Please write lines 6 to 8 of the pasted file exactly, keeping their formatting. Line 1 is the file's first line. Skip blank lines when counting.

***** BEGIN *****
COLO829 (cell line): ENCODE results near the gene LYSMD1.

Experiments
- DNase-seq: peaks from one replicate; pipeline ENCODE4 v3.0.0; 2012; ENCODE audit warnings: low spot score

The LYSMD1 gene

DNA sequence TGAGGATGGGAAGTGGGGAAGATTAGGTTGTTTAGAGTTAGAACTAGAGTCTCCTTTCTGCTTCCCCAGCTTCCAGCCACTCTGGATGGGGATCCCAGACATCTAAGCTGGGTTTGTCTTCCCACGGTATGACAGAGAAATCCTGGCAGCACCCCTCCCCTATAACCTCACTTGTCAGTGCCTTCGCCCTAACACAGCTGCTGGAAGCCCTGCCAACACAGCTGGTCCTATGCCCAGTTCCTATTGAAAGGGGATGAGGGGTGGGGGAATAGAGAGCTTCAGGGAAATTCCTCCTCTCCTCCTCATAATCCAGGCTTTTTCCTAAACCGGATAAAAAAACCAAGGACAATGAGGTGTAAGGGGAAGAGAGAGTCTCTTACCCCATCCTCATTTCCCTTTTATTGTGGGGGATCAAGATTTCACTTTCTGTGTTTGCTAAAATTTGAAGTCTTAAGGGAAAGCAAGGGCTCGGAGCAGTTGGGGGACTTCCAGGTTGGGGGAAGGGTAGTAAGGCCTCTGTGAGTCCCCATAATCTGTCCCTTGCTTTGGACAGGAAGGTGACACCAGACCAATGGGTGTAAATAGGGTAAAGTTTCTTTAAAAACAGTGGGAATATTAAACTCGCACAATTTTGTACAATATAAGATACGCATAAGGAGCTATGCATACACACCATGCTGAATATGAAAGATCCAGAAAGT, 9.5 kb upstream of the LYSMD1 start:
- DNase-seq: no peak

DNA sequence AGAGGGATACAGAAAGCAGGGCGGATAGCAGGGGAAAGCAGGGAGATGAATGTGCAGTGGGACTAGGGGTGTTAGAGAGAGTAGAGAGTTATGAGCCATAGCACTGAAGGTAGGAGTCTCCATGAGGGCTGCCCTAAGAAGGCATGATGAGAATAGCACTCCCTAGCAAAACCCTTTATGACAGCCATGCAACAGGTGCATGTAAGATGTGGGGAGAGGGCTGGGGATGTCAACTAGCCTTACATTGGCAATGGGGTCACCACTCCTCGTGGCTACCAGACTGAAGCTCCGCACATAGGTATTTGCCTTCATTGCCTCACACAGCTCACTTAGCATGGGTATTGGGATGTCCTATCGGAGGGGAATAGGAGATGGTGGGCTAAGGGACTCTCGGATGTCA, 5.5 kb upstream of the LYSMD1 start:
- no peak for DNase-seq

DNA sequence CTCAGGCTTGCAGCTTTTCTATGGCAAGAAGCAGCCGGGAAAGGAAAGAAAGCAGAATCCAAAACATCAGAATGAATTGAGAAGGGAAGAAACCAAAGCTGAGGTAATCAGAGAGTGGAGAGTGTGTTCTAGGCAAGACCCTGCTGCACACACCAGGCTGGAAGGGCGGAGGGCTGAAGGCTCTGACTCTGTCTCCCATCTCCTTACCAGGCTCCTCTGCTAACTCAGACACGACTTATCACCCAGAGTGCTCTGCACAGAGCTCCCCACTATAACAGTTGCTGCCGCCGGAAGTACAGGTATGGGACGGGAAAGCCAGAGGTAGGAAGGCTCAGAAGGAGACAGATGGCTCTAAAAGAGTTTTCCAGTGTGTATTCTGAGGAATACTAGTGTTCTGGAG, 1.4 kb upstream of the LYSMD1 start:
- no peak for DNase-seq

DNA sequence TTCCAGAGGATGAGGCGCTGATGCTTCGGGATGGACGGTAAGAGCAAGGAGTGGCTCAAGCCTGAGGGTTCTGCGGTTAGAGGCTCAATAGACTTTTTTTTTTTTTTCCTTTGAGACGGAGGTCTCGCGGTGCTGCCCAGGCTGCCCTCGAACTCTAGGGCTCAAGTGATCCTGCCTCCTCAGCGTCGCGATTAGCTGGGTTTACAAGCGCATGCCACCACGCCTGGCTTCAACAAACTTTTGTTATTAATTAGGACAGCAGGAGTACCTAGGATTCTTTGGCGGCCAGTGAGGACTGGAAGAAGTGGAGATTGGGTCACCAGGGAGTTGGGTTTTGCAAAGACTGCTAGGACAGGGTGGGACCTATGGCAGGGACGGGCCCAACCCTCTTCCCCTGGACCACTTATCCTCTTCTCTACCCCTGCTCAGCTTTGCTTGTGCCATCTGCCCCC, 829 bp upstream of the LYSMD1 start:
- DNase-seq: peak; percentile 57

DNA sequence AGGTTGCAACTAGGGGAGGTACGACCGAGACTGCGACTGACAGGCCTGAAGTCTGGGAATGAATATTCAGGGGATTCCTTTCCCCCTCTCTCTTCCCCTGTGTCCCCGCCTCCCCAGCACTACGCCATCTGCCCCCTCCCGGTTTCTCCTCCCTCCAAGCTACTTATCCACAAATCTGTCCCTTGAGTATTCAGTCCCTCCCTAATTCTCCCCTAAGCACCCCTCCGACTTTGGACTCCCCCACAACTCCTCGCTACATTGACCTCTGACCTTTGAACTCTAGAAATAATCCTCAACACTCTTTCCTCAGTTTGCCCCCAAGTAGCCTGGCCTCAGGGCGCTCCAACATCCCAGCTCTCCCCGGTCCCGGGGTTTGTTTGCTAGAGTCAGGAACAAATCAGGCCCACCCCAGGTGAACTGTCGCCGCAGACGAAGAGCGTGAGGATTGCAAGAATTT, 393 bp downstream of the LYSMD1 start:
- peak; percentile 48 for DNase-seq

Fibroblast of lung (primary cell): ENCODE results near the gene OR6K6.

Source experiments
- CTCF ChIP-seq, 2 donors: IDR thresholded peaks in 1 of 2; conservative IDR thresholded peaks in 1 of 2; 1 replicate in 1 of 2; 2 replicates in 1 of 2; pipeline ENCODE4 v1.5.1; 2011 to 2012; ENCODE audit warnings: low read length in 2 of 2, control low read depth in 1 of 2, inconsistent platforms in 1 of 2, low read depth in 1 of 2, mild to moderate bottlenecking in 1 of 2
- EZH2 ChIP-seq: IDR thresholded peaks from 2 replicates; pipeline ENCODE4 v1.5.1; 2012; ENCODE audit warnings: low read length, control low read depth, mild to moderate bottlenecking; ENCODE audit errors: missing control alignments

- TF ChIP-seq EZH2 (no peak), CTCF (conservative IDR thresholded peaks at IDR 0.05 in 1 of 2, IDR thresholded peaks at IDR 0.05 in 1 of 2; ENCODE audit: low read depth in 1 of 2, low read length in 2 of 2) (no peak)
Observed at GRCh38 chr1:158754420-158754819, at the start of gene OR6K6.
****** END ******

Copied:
- DNase-seq: no peak

DNA sequence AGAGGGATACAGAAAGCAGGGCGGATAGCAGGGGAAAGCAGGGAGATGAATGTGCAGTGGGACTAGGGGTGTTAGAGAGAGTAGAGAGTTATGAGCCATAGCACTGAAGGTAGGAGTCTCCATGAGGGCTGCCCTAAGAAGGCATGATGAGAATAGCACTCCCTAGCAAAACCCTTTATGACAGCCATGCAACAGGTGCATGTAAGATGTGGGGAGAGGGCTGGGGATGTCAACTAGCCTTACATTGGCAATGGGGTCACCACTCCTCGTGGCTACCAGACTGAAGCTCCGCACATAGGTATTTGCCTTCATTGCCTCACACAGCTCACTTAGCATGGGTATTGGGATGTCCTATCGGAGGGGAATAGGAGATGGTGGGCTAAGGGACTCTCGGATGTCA, 5.5 kb upstream of the LYSMD1 start:
- no peak for DNase-seq